The connections are secure, but the sticking point is that SD-WAN is not designed to inspect traffic or apply robust security policies. Security teams still need to layer in a mix of secure web gateways, application firewalls, and cloud controls to achieve their risk management goals. This means that SD-WAN traffic must traverse across a central inspection point for appropriate security controls to preside over it. This greatly limits the secure flexibility of SD-WAN in cloud environments or when connecting remote users or IoT devices to anything other than the main corporate network. This is because all traffic must be backhauled to the corporate network in order for it to be managed from a security perspective, incurring latency and performance problems in the process.
The big difference with SASE is it takes that centralized management principle of SD-WAN and bolsters it with a full slate of security controls that are administered through a cloud-based service that pushes traffic inspection out to the edge.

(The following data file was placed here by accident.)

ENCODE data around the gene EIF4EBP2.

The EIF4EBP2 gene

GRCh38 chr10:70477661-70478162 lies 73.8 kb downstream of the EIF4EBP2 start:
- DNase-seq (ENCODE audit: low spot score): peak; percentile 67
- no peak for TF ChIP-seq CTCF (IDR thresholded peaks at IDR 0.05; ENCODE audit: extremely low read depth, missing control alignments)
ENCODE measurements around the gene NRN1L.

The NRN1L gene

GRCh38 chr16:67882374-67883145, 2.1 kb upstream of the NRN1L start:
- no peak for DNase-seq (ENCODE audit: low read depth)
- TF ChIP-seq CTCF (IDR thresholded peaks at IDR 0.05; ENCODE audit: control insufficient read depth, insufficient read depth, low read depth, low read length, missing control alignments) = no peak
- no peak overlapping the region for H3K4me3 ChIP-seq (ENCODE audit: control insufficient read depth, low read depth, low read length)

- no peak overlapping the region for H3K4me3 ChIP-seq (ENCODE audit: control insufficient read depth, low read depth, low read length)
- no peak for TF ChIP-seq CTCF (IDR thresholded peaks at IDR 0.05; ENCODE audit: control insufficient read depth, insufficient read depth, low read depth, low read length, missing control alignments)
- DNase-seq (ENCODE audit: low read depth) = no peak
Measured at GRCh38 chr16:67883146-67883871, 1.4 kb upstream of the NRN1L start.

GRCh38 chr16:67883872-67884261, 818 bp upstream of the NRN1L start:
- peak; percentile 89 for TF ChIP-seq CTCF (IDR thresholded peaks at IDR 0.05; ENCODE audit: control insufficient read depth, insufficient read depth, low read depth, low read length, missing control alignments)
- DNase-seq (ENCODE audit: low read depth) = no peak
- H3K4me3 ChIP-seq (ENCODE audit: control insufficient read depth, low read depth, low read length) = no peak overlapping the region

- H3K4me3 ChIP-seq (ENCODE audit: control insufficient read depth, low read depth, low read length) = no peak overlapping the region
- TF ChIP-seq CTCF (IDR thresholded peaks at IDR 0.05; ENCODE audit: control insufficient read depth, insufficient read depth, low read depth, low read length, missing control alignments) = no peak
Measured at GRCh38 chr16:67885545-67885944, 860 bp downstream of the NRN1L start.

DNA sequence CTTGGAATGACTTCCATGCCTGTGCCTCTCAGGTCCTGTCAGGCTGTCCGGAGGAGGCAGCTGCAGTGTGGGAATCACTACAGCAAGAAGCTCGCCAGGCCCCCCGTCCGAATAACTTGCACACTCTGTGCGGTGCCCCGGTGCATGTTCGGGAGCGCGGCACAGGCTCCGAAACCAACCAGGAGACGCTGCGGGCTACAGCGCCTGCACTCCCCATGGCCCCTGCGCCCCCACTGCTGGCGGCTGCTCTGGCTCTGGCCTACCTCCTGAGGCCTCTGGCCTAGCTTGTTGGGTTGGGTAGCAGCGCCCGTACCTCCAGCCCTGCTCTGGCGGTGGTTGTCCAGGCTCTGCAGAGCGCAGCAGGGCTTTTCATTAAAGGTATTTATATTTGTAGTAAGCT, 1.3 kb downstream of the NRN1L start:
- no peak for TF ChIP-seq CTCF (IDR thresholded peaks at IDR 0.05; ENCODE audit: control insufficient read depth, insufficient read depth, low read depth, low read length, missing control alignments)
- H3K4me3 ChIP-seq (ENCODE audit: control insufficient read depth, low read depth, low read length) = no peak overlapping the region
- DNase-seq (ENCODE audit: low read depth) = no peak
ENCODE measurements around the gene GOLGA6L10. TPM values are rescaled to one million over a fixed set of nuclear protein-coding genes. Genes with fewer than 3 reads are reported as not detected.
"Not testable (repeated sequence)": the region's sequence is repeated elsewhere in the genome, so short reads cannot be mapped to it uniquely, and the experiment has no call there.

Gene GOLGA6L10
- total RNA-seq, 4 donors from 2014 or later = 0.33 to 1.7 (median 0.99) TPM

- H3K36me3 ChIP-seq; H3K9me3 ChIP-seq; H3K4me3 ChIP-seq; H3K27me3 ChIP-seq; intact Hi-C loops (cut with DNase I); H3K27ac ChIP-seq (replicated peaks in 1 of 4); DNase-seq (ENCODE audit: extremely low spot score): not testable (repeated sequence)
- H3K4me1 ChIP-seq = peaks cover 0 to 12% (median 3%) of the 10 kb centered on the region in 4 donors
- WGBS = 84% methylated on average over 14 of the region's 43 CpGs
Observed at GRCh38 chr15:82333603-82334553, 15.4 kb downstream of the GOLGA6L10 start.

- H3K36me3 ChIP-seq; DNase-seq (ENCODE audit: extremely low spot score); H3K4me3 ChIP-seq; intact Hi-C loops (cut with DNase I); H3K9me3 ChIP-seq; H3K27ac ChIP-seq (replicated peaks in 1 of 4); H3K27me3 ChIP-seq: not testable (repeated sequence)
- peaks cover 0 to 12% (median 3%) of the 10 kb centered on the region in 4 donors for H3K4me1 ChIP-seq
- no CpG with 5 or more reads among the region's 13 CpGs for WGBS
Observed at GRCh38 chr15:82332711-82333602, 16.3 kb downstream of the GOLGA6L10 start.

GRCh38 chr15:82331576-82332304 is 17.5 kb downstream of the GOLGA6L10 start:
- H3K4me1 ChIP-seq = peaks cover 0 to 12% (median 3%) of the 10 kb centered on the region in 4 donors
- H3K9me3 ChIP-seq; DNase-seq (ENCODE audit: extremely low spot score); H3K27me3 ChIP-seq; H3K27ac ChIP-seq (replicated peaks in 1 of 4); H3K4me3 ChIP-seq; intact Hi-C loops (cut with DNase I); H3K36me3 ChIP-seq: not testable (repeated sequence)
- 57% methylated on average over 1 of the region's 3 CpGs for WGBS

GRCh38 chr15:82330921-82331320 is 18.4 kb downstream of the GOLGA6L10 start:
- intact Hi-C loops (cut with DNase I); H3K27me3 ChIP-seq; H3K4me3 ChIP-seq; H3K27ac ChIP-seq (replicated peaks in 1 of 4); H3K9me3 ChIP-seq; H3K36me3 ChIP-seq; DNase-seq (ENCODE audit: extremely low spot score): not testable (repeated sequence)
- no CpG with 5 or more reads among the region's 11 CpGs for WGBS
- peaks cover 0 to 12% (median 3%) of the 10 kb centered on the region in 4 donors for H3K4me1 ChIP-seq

SASE is designed with key security controls baked in
When Gartner first defined the SASE category back in 2019, it laid out the bare minimum five ingredients that create the category. SASE technology combines SD-WAN network controls with four other security control functions directly baked into the architectural framework:
- Secure Web Gateway (SWG),
- Cloud access security brokers (CASB),
- Zero trust network architecture (ZTNA), and
- Firewall as a service (FWaaS)
As SASE technology evolves, other functionality like next generation anti-malware (NGAV) and managed detection and response (MDR) has been added to that mix to create a more complete package of security management capabilities.
SASE topology looks more like a mesh than secured SD-WAN’s hub and spoke
That built-in security functionality is bundled up into a single SASE cloud service that applies the security controls and inspection from a distributed set of SASE points of presence (POPs) located close to the connecting device. In this way, SASE topology looks much more like a mesh than the hub-and-spoke model necessary for secure management of SD-WAN traffic.